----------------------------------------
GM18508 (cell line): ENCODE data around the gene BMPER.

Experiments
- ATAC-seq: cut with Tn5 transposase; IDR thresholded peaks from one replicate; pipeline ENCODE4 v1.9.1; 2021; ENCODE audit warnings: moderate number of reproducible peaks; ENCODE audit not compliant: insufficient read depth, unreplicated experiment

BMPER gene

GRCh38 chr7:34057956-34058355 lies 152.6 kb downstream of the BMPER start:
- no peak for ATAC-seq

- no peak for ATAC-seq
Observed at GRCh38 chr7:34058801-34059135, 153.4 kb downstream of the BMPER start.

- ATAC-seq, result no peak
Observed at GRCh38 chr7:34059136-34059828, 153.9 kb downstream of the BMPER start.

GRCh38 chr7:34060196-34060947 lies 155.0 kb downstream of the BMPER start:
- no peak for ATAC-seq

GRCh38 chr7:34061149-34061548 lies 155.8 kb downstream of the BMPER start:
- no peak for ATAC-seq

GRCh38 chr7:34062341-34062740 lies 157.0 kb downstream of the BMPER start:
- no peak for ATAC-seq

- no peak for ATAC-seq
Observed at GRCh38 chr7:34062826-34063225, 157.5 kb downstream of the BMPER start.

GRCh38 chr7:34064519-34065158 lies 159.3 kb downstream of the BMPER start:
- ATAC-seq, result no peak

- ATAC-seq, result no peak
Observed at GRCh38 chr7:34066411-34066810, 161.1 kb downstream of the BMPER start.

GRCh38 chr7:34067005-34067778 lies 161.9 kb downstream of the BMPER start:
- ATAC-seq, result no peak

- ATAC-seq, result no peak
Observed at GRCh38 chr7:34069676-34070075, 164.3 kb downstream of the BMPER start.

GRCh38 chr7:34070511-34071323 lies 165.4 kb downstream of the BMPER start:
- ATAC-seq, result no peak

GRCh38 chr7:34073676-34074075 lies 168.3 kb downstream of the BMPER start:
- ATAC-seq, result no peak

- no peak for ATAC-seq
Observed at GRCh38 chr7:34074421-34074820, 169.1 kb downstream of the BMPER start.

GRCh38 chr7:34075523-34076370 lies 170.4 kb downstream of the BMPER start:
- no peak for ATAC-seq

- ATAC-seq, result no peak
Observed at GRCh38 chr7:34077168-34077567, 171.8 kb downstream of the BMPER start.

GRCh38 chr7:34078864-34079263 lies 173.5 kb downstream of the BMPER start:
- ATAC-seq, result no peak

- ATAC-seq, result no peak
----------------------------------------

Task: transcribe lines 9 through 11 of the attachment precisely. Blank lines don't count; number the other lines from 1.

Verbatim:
- ATAC-seq, result no peak
Observed at GRCh38 chr7:34059136-34059828, 153.9 kb downstream of the BMPER start.

GRCh38 chr7:34060196-34060947 lies 155.0 kb downstream of the BMPER start: